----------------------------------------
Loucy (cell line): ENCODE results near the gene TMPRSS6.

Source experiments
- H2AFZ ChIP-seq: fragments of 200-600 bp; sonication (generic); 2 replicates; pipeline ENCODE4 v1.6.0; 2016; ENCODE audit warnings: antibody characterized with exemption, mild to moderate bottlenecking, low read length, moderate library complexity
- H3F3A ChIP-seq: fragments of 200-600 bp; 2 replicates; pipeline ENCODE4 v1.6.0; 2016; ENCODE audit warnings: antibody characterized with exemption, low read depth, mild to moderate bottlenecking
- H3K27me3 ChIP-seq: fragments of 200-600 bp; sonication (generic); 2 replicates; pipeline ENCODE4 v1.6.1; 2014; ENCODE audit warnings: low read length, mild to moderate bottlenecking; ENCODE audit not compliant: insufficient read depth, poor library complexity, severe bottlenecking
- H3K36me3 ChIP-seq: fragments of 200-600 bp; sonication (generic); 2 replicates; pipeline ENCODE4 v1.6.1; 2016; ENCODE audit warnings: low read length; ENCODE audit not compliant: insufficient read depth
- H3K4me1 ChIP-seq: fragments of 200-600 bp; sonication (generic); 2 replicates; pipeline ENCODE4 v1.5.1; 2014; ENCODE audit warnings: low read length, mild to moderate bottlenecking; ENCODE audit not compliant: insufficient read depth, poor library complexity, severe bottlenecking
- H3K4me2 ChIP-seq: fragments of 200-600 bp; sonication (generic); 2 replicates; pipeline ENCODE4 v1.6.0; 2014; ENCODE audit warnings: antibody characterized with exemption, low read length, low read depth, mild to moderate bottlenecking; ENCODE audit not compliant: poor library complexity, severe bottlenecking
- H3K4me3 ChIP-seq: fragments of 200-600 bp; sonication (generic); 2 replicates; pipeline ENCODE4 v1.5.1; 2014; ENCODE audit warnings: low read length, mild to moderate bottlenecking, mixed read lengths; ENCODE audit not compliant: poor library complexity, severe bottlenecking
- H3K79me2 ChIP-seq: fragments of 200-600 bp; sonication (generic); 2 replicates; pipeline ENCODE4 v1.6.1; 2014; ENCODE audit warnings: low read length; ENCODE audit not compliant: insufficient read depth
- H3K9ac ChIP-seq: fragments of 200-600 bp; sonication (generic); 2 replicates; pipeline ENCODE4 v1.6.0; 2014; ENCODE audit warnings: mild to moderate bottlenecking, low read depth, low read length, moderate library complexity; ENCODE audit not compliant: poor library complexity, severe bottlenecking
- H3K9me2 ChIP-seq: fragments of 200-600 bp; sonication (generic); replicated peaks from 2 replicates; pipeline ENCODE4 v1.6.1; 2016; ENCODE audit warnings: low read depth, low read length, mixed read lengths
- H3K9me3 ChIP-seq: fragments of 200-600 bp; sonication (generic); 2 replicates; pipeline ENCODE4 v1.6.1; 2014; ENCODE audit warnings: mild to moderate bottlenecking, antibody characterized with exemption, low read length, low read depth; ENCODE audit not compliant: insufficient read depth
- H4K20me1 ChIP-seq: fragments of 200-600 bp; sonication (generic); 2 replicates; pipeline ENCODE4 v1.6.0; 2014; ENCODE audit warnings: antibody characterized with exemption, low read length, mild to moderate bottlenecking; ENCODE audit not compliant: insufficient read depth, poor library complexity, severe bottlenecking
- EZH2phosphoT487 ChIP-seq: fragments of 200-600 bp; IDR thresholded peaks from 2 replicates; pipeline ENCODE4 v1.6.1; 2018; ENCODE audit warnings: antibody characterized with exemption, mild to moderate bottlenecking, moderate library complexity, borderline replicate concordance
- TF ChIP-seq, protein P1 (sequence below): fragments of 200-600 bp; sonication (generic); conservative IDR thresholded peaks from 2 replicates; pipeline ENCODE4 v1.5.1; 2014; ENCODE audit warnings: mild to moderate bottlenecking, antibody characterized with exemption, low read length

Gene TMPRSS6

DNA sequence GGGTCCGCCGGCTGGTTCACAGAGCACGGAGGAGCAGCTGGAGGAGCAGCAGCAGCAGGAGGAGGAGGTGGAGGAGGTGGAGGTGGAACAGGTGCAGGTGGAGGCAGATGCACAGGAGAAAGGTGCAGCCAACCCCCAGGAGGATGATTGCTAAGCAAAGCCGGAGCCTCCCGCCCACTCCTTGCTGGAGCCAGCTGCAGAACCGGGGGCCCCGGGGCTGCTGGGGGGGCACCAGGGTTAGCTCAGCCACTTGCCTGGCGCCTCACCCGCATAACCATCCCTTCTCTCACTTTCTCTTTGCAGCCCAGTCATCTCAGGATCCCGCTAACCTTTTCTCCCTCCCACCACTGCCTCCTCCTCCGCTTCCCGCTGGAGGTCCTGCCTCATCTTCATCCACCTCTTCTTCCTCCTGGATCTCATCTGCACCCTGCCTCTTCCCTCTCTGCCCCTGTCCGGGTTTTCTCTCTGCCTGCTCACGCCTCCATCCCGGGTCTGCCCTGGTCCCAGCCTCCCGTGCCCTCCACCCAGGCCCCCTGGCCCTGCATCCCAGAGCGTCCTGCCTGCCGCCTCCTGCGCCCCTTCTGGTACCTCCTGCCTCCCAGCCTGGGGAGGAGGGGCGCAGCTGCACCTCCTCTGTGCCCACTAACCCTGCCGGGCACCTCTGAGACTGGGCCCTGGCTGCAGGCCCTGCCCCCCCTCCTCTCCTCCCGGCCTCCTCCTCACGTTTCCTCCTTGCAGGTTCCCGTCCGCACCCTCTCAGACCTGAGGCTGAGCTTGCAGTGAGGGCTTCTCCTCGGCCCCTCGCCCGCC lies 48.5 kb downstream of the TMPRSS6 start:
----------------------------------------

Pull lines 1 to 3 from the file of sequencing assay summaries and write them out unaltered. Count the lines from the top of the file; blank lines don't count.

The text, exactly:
Loucy (cell line): ENCODE results near the gene TMPRSS6.

Source experiments
- H2AFZ ChIP-seq: fragments of 200-600 bp; sonication (generic); 2 replicates; pipeline ENCODE4 v1.6.0; 2016; ENCODE audit warnings: antibody characterized with exemption, mild to moderate bottlenecking, low read length, moderate library complexity